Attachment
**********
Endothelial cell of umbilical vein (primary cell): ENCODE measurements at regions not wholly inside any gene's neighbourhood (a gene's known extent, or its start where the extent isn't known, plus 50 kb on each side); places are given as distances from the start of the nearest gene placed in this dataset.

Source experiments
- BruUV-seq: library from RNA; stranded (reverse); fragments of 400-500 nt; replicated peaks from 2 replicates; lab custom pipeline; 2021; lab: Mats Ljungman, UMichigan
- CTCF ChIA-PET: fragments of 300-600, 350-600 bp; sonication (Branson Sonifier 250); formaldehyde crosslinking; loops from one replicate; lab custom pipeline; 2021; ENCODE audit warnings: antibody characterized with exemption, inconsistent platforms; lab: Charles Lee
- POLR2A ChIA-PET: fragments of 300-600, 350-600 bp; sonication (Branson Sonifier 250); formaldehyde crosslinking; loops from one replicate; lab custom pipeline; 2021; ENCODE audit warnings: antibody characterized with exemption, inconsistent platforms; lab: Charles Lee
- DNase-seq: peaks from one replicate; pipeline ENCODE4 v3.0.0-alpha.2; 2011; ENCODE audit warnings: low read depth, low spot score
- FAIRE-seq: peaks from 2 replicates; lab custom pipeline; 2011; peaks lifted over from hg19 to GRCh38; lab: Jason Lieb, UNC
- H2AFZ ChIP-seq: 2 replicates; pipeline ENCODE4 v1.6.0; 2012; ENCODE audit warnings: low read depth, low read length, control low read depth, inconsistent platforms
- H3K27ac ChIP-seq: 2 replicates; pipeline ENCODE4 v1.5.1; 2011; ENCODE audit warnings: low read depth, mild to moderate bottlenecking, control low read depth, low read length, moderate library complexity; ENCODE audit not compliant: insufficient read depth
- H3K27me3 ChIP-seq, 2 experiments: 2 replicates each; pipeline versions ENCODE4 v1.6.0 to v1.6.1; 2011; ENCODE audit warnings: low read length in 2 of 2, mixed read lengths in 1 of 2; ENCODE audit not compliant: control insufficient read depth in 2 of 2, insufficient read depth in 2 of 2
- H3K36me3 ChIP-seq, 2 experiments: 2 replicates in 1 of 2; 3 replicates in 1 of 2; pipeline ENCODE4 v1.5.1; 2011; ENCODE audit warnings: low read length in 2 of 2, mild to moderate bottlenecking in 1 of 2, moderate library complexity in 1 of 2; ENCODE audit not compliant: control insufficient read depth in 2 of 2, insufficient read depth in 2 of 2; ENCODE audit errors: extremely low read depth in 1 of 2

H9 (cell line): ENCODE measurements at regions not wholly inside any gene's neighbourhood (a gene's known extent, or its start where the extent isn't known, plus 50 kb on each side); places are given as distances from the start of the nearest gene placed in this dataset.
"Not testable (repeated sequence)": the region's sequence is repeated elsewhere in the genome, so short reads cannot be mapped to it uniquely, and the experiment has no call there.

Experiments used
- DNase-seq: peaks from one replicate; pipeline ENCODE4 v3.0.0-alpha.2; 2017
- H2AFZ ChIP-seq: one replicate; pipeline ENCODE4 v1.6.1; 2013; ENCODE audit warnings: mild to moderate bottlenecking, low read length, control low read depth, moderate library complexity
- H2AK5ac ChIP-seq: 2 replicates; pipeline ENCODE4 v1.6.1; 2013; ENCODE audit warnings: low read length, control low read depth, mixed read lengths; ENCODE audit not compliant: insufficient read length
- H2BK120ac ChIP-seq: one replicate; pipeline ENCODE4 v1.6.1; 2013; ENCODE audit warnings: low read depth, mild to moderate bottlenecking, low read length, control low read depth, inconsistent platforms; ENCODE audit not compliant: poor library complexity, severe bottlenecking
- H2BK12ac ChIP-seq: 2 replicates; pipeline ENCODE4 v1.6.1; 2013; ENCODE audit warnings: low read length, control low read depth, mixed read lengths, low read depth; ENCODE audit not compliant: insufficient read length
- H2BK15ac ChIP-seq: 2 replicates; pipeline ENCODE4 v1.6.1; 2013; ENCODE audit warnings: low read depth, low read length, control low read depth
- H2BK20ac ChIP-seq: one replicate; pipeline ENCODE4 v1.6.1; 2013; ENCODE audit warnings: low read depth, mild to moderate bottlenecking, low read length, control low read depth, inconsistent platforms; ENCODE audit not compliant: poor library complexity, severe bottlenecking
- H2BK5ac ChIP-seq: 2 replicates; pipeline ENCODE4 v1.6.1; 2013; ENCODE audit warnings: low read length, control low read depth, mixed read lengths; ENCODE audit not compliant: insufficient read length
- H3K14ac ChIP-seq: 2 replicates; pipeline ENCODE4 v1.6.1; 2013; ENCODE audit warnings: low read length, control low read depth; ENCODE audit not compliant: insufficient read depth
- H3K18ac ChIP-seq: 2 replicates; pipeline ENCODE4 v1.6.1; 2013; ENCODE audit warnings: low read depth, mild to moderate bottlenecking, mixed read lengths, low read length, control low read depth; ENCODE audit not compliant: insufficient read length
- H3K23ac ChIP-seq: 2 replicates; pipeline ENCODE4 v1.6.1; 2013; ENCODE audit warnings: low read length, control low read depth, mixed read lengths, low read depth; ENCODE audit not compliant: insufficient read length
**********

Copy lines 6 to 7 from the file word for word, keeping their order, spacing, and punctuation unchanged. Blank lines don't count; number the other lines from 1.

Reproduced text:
- DNase-seq: peaks from one replicate; pipeline ENCODE4 v3.0.0-alpha.2; 2011; ENCODE audit warnings: low read depth, low spot score
- FAIRE-seq: peaks from 2 replicates; lab custom pipeline; 2011; peaks lifted over from hg19 to GRCh38; lab: Jason Lieb, UNC